The video game industry is going through a golden age. There have never been so many great games and the quality seems to be getter better and better every year.
The problem is I'm getting older.
I don't have the free time anymore to invest 200+ hours into a modern game.
If you're like me, sometimes you just want to plug in an old classic. Something that you know and love. Something that doesn't ask more than an hour of your time to enjoy and has stood the test of time.
Luckily with the vast array of emulators out there and even better remakes! Most of these old classics are available to you on your computer or smartphone.
I have compiled a list of my favorite classic games to play.
This list is by no means definitive, but I have personally replayed each of these games in the past year, and the magic is still there for each one...
Legend of Zelda: Ocarina of Time (N64)
No list could be complete for me without this game. This is the one that started it all, The first truly immersive game with an epic storyline to go with it.
I still remember seeing this game playing at a store when I was a child and almost crying when my parents bought it for me for Christmas. We were not a wealthy family and this was just the ultimate gift.
Ocarina of Time introduced a huge number of conventions taken for granted in the rest of the franchise. As well as in a lot of other titles for that matter. Some of these include target lock and context-sensitive buttons.
Seeing the world of Hyrule rendered in 3D for the first time was something else too. I will never forget the sense of grandeur running out into Hyrule Field for the first time.
If all that wasn't enough, the storyline is utterly captivating. Even today it draws you in the same way it did 20 years ago.
Super Mario Bros. (NES)
Probably one of the definitive moments of Nintendo's history.
Super Mario Bros. was the perfect follow-up to the original Donkey Kong. Expanding the platforming elements of DK, Super Mario left players pleasantly surprised.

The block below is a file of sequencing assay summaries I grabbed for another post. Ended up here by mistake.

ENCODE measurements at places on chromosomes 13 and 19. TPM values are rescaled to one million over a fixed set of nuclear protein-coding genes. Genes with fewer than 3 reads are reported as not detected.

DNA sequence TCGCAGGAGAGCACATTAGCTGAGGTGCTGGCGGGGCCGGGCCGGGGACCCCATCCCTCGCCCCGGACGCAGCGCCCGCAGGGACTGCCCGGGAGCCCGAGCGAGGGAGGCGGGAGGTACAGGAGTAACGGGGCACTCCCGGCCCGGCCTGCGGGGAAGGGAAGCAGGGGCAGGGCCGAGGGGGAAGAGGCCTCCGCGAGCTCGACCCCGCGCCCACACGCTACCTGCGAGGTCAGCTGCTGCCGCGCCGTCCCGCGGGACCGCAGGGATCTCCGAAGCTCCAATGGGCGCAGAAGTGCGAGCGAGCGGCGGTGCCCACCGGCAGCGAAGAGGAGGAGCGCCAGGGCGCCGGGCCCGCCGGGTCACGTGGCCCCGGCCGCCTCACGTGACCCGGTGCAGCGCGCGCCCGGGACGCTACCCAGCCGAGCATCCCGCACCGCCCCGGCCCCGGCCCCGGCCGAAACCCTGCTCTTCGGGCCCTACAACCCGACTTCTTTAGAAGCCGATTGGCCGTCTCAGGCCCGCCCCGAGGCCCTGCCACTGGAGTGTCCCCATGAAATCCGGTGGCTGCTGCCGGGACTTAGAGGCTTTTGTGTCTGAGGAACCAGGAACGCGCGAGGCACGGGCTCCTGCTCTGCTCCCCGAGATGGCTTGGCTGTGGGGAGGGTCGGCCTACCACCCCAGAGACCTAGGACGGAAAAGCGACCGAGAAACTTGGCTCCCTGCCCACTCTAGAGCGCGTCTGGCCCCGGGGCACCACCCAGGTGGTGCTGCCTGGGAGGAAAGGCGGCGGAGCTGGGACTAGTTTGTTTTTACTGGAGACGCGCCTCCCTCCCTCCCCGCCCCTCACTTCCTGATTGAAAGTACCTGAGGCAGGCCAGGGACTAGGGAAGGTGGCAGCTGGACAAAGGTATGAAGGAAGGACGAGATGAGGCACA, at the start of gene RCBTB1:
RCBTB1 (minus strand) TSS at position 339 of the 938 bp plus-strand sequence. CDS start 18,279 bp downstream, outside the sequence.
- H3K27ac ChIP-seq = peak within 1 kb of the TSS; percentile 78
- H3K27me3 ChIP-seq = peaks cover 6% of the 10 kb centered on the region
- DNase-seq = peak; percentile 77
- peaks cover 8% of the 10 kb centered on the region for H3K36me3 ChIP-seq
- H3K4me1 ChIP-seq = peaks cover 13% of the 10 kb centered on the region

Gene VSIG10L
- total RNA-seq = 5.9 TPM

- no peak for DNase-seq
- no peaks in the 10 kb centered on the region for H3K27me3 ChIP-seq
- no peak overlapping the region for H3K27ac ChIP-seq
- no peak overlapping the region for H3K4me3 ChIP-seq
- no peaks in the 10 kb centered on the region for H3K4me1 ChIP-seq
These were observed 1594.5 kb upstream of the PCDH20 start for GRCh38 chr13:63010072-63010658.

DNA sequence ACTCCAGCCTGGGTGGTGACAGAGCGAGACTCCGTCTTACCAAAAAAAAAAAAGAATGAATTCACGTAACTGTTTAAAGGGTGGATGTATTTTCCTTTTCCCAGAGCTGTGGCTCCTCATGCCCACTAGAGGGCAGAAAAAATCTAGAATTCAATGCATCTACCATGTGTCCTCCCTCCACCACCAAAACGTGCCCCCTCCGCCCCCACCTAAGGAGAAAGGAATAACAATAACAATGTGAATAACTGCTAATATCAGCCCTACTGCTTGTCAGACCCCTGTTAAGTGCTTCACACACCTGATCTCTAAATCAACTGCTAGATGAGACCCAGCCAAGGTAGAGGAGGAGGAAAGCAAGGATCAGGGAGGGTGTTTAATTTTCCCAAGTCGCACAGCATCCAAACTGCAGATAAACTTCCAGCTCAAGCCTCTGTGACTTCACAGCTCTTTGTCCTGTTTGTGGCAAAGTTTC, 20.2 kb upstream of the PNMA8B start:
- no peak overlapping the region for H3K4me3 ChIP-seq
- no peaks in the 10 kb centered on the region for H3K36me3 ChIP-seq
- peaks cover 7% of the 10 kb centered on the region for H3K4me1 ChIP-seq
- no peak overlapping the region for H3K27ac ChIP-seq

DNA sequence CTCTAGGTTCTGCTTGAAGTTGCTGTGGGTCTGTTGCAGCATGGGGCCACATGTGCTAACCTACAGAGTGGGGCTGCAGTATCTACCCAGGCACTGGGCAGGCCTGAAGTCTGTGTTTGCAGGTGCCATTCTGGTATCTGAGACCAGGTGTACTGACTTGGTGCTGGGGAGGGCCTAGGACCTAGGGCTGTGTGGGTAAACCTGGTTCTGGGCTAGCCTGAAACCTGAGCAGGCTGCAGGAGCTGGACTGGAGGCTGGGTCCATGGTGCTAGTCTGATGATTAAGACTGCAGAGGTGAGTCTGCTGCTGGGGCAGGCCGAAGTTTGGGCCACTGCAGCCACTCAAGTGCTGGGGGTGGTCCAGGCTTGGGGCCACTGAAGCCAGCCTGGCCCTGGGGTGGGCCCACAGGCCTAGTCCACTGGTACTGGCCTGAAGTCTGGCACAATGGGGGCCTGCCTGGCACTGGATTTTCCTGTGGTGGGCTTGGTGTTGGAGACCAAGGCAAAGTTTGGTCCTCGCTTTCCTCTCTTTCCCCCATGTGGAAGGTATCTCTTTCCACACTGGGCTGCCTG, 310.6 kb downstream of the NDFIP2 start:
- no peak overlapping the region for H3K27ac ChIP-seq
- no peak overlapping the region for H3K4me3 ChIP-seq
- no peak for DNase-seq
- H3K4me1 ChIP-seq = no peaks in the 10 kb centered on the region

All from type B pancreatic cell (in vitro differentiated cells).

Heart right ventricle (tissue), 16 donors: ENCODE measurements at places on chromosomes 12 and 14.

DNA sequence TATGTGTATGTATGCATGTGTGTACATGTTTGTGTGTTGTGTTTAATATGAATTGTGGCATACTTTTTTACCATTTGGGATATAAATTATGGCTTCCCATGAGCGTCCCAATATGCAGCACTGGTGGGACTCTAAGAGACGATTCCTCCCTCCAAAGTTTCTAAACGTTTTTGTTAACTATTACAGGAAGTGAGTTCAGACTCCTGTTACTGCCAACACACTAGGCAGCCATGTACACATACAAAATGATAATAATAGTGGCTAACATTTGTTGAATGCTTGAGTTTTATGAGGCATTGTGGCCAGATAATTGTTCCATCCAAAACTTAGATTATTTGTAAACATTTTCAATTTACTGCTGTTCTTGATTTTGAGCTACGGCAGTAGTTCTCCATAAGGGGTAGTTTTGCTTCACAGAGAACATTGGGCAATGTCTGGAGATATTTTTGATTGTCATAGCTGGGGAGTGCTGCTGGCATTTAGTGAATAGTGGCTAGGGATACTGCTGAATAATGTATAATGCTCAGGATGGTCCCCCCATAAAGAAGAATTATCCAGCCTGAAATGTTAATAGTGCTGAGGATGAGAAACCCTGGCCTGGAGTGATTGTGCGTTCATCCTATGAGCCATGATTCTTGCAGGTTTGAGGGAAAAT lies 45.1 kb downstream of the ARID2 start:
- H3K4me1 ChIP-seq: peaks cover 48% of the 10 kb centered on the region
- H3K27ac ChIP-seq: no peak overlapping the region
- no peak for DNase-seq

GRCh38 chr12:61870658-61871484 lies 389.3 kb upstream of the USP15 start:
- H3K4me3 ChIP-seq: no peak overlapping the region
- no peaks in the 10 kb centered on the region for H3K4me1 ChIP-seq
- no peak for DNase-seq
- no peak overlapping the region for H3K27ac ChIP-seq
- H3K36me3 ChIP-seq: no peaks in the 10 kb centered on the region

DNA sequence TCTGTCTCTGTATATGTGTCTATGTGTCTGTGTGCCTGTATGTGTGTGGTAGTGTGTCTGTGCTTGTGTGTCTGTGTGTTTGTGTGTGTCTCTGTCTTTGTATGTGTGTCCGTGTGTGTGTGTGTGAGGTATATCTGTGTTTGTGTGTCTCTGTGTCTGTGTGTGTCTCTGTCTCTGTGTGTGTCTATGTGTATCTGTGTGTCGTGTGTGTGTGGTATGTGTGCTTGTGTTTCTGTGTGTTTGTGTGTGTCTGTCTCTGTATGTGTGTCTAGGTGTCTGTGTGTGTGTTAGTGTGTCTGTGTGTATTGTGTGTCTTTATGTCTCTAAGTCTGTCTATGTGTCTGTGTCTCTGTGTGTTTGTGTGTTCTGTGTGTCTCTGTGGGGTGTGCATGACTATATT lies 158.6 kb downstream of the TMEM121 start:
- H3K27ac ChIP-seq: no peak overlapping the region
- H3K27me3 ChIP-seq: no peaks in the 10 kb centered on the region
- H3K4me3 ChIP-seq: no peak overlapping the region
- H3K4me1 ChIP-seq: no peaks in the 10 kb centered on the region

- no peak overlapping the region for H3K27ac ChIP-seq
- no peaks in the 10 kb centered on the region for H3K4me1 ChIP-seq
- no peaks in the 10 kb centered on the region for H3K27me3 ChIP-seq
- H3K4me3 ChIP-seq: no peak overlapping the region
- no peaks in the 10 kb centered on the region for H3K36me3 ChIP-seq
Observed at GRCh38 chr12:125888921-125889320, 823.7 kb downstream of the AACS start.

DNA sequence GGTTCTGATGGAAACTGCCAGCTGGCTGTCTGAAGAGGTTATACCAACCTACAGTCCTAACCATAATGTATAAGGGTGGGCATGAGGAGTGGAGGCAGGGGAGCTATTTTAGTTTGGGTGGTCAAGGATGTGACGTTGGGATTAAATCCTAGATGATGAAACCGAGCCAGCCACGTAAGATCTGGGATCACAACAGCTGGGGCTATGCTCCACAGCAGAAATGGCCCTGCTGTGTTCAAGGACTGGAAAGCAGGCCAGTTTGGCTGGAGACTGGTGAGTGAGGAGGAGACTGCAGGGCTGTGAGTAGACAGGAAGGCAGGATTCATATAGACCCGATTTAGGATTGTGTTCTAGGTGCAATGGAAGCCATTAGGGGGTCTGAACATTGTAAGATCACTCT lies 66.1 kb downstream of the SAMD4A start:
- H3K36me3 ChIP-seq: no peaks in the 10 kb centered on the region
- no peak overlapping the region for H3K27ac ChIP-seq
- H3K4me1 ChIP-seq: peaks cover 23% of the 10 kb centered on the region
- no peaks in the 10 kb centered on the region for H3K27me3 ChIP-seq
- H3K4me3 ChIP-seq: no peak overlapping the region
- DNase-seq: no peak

Various power-ups, combo move options, and secret warps made this more than another side-scrolling adventure. The deceptively simple controls and deep story (for the time) make this probably the most important Nintendo game ever made.
I don't know anyone who wouldn't enjoy a couple of hours re-immersing themselves in the original game.
Pokemon Blue and Red (Gameboy)
Entire friendships of mine are solely based on this game.
Released near the end of the original 8-bit monochrome game boy's life. Pokemon Red and Blue breathed new life into the console.
Every other person was playing this game, and finding out someone had a link cable to transfer pokemon? literal game-changer. You were the coolest kid on the block.
Although later releases were ultimately better, this game is still charming and worth a revisit if only see how the series started.
Pokemon Gold and Silver (Gameboy)
The second generation of Pokemon games not only left the original games in the dust. The game was so polished, it seems every game afterward was just a recycling of these original masterpieces.
With a more compelling story, tougher matches, and an infinitely larger world to explore, it was possible to lose yourself for hours.
The day and night option had coming back to see what might have changed. The real icing on the cake was being able to return to the original Kanto region and face against the original protagonist Red.